Pain Management Center

HomePatient EducationNSAIDS

Nonsteroidal Anti-inflammatory Pain Relievers and Acetaminophen

NSAID stands for nonsteroidal anti-inflammatory drug.  NSAIDS reduce pain, inflammation and fever. As their name suggests, these medications help reduce inflammation (swelling, redness, heat) after an injury such as a fracture or sprain.  They also decrease inflammation in areas of arthritis, bursitis, or other similar conditions.  By reducing inflammation, they can also reduce pain, since some of the body’s natural chemicals that cause inflammation also cause pain.  In addition to decreasing swelling, the NSAIDs also reduce fevers.  Drugs in this category include aspirin, ibuprofen, ketoprofen, naproxen, among others. 

 How Should I Take These Medications?

Always take your NSAIDs with food because they can be irritating to the stomach.  The easiest way to take your dose is with your meals.  You may also take it with milk or antacids.

What Doses are Appropriate?

Some NSAIDs are available without a prescription.  It is very important that you do not exceed the recommendations for safe dosing provided on each packet. Ibuprofen (Advil, Motrin, etc) is available in 200 mg tablets over-the-counter or without a prescription.  The maximum daily dose is 2,400 mg or 12 tablets in a 24-hour period.  It is also important not to exceed 800 mg per dose.  Naproxen and ketoprofen are other NSAIDs available without a prescription.  They are all comparable ineffectiveness when used as labeled.
What Are the Side Effects of NSAIDs?

Stomach upset and diarrhea are the most common reactions people report with anti-inflammatory drugs.  These medications may irritate the lining of the stomach and, less commonly, lead to ulcers in the stomach.  They can also cause the blood to clot more slowly than usual, leading to easy bruising.  When taken in excessive amounts for periods of time, NSAIDs can cause damage to the kidneys.  High doses of NSAIDs over time can increase blood pressure and occasionally that is associated with heart problems.   NSAIDs are safe and effective for most people if taken as prescribed or as labeled on the non-prescription NSAID containers.  All NSAIDs should be use at the lowest effective dose for the shortest possible time.  When used for more than a few weeks, your blood pressure should be monitored periodically.  Discuss that with your doctor.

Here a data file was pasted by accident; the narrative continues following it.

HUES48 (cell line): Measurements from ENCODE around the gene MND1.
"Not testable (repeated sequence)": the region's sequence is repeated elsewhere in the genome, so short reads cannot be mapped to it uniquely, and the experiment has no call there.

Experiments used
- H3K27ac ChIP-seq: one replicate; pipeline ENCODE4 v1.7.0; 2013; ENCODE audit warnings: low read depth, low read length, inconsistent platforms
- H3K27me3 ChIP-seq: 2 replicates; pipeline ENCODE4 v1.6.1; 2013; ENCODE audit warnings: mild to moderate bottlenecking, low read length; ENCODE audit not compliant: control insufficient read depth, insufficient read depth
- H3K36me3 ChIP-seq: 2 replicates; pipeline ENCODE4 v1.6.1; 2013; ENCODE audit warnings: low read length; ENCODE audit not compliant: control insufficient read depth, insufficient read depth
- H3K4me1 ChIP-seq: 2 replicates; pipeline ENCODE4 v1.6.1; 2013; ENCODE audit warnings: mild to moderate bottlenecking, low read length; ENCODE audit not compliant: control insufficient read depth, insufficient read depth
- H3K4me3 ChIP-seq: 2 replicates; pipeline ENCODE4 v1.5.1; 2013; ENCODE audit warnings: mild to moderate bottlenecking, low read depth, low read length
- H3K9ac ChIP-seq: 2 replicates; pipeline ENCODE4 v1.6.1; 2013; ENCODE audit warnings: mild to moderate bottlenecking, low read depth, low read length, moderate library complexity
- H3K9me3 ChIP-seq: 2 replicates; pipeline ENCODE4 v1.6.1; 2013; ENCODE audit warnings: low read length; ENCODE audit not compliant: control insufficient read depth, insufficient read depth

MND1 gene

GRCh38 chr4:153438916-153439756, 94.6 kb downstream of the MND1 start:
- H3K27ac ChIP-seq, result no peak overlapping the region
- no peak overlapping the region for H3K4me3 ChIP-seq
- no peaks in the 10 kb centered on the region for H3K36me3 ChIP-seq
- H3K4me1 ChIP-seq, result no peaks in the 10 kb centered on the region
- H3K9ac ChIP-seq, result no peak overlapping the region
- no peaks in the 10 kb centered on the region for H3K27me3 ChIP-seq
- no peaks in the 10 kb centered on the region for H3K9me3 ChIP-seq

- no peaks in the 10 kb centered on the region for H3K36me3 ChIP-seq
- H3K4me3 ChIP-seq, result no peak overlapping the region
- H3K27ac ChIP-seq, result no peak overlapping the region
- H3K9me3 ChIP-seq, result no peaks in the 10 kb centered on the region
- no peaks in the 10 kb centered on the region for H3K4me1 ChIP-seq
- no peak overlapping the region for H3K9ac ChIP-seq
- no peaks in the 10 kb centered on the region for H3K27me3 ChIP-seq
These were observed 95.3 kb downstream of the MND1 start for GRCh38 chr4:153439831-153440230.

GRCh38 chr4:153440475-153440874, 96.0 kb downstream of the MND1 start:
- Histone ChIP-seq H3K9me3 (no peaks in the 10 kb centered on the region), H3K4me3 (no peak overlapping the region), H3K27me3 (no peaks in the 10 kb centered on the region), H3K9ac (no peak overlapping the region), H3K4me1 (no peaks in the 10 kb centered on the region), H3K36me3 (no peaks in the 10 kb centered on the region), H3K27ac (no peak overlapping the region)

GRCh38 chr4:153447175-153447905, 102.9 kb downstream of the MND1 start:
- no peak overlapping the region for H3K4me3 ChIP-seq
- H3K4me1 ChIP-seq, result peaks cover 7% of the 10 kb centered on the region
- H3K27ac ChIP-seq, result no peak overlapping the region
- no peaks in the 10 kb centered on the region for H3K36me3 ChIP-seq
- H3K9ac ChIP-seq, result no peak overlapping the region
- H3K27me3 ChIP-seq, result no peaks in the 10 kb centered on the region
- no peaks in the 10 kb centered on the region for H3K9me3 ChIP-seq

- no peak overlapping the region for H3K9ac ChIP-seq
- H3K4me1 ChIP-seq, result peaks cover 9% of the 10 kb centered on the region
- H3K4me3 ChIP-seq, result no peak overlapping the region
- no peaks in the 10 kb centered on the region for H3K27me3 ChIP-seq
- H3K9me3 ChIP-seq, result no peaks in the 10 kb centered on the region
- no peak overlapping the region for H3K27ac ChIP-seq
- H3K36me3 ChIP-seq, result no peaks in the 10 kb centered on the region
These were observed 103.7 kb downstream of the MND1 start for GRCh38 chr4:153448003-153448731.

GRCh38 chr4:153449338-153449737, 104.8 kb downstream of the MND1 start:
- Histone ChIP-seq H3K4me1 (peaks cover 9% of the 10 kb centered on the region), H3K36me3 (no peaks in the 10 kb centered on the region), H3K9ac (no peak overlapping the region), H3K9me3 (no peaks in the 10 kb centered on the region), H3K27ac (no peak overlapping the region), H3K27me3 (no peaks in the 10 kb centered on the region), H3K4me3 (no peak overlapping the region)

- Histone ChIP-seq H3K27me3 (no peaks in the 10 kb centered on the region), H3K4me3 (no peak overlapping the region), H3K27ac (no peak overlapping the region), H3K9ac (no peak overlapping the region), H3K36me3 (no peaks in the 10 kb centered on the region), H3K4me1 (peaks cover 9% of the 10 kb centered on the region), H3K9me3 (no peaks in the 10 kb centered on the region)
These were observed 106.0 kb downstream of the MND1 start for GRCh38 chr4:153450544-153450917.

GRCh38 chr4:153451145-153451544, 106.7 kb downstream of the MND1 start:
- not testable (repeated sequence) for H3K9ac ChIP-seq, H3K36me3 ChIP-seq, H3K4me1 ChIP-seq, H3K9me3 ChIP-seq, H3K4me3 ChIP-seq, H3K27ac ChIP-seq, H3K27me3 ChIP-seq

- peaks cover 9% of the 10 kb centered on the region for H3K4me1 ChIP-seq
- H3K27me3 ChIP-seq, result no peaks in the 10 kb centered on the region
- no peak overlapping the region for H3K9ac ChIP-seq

What are the Newer COX-2 inhibitor NSAIDs

These newer NSAIDs cause fewer digestive system problems.  Only one I snow available in the United States, celecoxib (Celebrex).  This drug is safe and effective when used as prescribed in appropriate patients.


Acetaminophen is a generic name for Tylenol. Many other brands are available and the medication is also available generically (as acetaminophen).  No one brand is necessarily any better than another. Acetaminophen is commonly used as an analgesic to treat pain or as antipyretic to reduce fever.  It is not an antiinflammatory agent.

What Doses are Appropriate?

Acetaminophen is available without a prescription. It is most commonly available as regular-strength tablets (325 mg) and extra-strength tablets (500 mg).  Acetaminophen is a common ingredient in combination pain and cold medications.  The maximum daily safe dose of acetaminophen is 4000 mg or 4 gm.  This is equal to 8 extra-strength tablets or just 12 regular strength tablets a day. Higher doses can cause serious liver toxicity.  Persons who have preexisting liver disease or who drink a lot of alcoholic beverages \are at greater risk of liver toxicity form acetaminophen.    Many prescription analgesics also contain acetaminophen. Remember that is you are taking any prescription pain medication containing acetaminophen that this needs to be calculated into your daily maximum intake. 

What are the Side Effects of Acetaminophen?

Most people do not have side effects from an occasional dose of acetaminophen or from low doses taken on a regular basis.  Daily use over a prolonged period of time can cause liver or kidney damage.